Phosphorites are mineralized rock. Studies on its geochemistry (e.g., in South Africa1-3, North America4, South America5, West Africa6-7 and Asia8-9) have shown them to have reasonable concentrations of elements such as metals and halogens. Nriagu10 attributed mankind (anthropogenic sources) as the key element in the cycle of most of the trace metals. Mining is noted as one of the anthropogenic activities that introduces heavy metals into the environment11. Leaching of heavy metals from mineralized rocks12or leaching of the potentially toxic ones such as Cu, Pb and Zn from weathered rocks at closed mine sites13is a serious environmental problem because the mobilized toxic metals can cause soil and groundwater pollution. Raja et al.14, noted heavy metal concentration in phosphate rock as well as the increase in environmental pollution with this heavy metals at the proximity of the mining area. Toxic metals and radioactive elements of significant human health problems such as Hg, Pb, As, U, Cd, Th and Rd are associated with phosphate mining15. Assessment of the fluoride distribution in different areas around the phosphorite mining carried out by Tanouayi et al.16 shows that highlevel of fluoride can cause illness among people living close to the mining and processing sites. Nriagu10 in their review on the environmental impact of phosphate mining and processing, emphasized on phosphate potential effects on water pollution, air pollution and human health. The impacts of active mining on the distribution of heavy metals in soils by Oyebamiji et al.17 also indicated mining activities to have adverse effect on the soils. Heavy metals on soils in turn affects plants18.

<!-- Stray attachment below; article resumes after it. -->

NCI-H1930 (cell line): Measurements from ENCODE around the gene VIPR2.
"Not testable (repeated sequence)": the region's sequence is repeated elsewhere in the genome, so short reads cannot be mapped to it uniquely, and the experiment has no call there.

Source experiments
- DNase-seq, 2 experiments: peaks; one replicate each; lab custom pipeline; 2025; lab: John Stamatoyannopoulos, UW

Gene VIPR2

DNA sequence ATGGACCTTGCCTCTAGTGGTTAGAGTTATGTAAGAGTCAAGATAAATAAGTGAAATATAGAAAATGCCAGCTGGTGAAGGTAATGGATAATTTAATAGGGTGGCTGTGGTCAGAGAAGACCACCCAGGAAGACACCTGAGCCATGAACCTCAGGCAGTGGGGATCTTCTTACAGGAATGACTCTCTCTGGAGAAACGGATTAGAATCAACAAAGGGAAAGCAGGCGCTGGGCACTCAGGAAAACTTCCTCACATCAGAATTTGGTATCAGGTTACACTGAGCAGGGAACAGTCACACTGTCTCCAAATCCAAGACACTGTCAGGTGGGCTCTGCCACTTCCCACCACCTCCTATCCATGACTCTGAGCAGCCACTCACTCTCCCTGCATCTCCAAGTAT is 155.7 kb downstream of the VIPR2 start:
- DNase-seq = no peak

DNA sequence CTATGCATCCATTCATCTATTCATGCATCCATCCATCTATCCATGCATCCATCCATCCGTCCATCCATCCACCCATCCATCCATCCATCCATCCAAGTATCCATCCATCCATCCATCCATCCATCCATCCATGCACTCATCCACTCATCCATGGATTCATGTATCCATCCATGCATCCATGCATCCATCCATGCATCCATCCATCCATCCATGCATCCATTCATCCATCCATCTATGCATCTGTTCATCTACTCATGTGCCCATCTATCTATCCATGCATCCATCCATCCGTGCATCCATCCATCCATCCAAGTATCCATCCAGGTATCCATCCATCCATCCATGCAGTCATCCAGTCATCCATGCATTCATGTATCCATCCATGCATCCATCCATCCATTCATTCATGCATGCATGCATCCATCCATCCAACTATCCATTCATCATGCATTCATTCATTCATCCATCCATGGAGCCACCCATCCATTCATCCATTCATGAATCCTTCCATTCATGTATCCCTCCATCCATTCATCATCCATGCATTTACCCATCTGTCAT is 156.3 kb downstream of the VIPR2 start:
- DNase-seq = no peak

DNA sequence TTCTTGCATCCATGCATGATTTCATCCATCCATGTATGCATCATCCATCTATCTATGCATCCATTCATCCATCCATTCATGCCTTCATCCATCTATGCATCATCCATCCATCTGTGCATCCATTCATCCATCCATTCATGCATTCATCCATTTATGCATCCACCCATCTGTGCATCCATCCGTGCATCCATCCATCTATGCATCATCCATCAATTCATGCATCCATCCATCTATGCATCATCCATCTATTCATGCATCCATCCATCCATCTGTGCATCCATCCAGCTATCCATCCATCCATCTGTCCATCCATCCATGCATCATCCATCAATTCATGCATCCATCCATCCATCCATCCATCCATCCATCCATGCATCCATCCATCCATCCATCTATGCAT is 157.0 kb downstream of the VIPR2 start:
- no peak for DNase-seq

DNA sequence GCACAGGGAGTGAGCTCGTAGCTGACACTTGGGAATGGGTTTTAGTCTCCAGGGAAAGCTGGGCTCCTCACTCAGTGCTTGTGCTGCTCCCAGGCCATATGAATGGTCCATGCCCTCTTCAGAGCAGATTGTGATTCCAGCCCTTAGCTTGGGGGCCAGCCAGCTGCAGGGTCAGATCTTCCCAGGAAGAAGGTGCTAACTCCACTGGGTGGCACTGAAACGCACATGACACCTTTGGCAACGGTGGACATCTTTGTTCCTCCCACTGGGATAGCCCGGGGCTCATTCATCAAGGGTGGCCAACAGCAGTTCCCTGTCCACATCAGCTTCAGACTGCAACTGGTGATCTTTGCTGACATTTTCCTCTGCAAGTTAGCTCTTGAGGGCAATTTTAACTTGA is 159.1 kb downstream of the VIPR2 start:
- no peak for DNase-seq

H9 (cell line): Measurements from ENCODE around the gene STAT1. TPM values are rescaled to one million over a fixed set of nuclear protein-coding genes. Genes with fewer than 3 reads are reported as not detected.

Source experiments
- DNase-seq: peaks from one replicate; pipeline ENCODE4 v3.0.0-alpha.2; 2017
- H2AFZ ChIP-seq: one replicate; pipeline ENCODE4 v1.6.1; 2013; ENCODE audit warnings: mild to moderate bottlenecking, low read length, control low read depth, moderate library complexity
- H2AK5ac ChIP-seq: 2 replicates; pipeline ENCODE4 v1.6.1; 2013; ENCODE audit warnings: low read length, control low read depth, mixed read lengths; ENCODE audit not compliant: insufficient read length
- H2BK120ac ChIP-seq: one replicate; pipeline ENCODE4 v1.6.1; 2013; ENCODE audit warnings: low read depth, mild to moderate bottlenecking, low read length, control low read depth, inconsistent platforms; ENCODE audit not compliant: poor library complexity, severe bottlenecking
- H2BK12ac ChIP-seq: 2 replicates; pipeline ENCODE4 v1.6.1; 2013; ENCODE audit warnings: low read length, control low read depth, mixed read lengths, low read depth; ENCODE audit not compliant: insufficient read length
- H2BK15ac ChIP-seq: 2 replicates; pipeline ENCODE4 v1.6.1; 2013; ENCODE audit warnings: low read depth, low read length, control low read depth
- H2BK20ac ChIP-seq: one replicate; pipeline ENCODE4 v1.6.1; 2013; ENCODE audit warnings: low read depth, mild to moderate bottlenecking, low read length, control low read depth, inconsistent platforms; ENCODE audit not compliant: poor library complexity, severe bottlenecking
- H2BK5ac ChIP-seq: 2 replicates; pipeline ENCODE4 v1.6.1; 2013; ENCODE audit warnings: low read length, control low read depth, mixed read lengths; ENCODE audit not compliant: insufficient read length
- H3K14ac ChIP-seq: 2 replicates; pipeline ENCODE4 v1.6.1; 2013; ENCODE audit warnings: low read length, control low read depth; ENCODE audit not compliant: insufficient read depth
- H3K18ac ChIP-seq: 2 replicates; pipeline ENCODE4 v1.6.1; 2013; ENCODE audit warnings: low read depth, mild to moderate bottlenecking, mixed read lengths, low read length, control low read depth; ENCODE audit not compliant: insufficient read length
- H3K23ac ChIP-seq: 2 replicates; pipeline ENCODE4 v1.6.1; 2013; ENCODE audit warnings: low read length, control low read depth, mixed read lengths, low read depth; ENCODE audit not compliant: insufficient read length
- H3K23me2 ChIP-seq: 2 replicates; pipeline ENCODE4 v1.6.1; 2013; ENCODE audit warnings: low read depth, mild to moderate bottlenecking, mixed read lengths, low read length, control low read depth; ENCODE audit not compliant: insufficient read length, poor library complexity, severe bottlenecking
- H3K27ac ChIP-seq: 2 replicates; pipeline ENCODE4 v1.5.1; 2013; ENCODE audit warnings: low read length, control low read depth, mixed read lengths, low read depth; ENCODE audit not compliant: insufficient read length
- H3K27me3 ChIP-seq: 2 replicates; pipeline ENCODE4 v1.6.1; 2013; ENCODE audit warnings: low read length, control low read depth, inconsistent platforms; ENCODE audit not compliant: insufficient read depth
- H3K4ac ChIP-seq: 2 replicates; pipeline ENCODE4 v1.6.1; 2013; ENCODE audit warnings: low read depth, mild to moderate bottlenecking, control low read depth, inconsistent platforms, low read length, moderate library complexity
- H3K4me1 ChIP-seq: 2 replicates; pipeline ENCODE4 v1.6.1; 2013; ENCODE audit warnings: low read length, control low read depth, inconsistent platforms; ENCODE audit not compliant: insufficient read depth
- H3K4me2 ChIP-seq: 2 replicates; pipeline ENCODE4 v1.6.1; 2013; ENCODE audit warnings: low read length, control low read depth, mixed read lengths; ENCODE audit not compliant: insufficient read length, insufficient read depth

Flouride pollution of the air, surface and groundwater, soil and vegetables around phosphorite mining and processing sites as well as their environmental impacts are documented in literature (e.g., Toler19, Ashley and Burley20 and Carmargo21).
The Ameki Formation and its lateral equivalents (the Nanka and the Nsugbe Formations) are the outcropping lithostratigraphic units of the Niger Delta. Agbada Formation is noted as their subsurface equivalent22-24. The Ogwashi Asaba Formations conformably overlies the Ameki Formation (Table 1).
Lithologically, Ameki Formation consists of sandstone, claystone, shale, siltstone, thin bands of limestone25, phosphate26 and francolites27. The argillaceous sandstone member exposed along Umuahia-Bende road has been described as being highly distinctive in its micaceous and gypsiferous contents with chunks of amber, pockets of lignite and calcareous phosphatic nodules and bone beds. Carbonaceous and plant fragments are also common24.